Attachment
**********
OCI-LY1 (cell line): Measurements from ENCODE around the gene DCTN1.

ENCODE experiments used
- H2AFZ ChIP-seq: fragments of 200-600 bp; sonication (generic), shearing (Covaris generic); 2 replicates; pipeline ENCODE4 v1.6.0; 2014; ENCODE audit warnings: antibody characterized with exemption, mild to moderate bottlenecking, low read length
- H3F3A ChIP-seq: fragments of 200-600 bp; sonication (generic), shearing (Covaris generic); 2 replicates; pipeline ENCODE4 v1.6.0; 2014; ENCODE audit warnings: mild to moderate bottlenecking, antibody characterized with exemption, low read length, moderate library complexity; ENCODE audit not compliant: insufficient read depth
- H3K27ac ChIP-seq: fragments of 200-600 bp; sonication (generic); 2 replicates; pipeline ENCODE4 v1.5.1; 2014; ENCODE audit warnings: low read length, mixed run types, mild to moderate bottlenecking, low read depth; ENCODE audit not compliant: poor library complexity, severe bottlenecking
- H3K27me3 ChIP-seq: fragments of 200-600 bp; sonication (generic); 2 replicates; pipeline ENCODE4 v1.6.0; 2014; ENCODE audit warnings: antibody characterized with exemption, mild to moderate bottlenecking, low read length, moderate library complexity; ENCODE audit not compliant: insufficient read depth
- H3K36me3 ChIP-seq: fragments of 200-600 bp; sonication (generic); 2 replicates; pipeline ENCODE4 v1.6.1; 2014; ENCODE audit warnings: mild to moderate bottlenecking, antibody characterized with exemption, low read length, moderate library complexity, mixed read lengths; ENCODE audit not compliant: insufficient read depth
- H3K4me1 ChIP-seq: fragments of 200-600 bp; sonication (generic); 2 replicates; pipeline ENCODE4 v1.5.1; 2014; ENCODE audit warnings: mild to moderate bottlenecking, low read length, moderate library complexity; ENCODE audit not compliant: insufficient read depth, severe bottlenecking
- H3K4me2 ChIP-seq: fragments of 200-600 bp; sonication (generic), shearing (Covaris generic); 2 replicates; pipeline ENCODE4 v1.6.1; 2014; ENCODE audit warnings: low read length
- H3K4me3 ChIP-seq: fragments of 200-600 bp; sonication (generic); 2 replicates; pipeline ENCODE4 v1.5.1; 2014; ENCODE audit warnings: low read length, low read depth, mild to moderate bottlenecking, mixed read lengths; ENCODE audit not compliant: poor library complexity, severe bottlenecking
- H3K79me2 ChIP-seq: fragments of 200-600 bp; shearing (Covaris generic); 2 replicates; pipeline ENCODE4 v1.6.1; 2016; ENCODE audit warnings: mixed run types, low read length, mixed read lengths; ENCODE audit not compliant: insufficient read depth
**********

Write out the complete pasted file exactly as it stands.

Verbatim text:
OCI-LY1 (cell line): Measurements from ENCODE around the gene DCTN1.

ENCODE experiments used
- H2AFZ ChIP-seq: fragments of 200-600 bp; sonication (generic), shearing (Covaris generic); 2 replicates; pipeline ENCODE4 v1.6.0; 2014; ENCODE audit warnings: antibody characterized with exemption, mild to moderate bottlenecking, low read length
- H3F3A ChIP-seq: fragments of 200-600 bp; sonication (generic), shearing (Covaris generic); 2 replicates; pipeline ENCODE4 v1.6.0; 2014; ENCODE audit warnings: mild to moderate bottlenecking, antibody characterized with exemption, low read length, moderate library complexity; ENCODE audit not compliant: insufficient read depth
- H3K27ac ChIP-seq: fragments of 200-600 bp; sonication (generic); 2 replicates; pipeline ENCODE4 v1.5.1; 2014; ENCODE audit warnings: low read length, mixed run types, mild to moderate bottlenecking, low read depth; ENCODE audit not compliant: poor library complexity, severe bottlenecking
- H3K27me3 ChIP-seq: fragments of 200-600 bp; sonication (generic); 2 replicates; pipeline ENCODE4 v1.6.0; 2014; ENCODE audit warnings: antibody characterized with exemption, mild to moderate bottlenecking, low read length, moderate library complexity; ENCODE audit not compliant: insufficient read depth
- H3K36me3 ChIP-seq: fragments of 200-600 bp; sonication (generic); 2 replicates; pipeline ENCODE4 v1.6.1; 2014; ENCODE audit warnings: mild to moderate bottlenecking, antibody characterized with exemption, low read length, moderate library complexity, mixed read lengths; ENCODE audit not compliant: insufficient read depth
- H3K4me1 ChIP-seq: fragments of 200-600 bp; sonication (generic); 2 replicates; pipeline ENCODE4 v1.5.1; 2014; ENCODE audit warnings: mild to moderate bottlenecking, low read length, moderate library complexity; ENCODE audit not compliant: insufficient read depth, severe bottlenecking
- H3K4me2 ChIP-seq: fragments of 200-600 bp; sonication (generic), shearing (Covaris generic); 2 replicates; pipeline ENCODE4 v1.6.1; 2014; ENCODE audit warnings: low read length
- H3K4me3 ChIP-seq: fragments of 200-600 bp; sonication (generic); 2 replicates; pipeline ENCODE4 v1.5.1; 2014; ENCODE audit warnings: low read length, low read depth, mild to moderate bottlenecking, mixed read lengths; ENCODE audit not compliant: poor library complexity, severe bottlenecking
- H3K79me2 ChIP-seq: fragments of 200-600 bp; shearing (Covaris generic); 2 replicates; pipeline ENCODE4 v1.6.1; 2016; ENCODE audit warnings: mixed run types, low read length, mixed read lengths; ENCODE audit not compliant: insufficient read depth